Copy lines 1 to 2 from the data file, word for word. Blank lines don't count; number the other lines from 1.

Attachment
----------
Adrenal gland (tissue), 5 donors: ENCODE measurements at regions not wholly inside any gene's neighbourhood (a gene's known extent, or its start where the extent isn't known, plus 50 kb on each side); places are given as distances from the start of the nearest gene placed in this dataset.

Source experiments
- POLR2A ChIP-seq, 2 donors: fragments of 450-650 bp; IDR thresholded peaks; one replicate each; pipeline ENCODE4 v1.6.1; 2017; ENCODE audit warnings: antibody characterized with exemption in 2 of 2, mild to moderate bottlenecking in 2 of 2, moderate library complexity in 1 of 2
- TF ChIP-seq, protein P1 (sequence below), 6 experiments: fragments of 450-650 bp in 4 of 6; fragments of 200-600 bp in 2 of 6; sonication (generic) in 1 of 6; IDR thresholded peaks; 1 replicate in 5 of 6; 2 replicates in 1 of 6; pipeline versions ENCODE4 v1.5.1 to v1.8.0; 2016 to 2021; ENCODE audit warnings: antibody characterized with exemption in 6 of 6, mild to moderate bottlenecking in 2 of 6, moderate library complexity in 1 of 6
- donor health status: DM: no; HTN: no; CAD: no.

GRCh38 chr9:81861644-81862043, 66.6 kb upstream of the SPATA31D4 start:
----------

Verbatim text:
Adrenal gland (tissue), 5 donors: ENCODE measurements at regions not wholly inside any gene's neighbourhood (a gene's known extent, or its start where the extent isn't known, plus 50 kb on each side); places are given as distances from the start of the nearest gene placed in this dataset.

Source experiments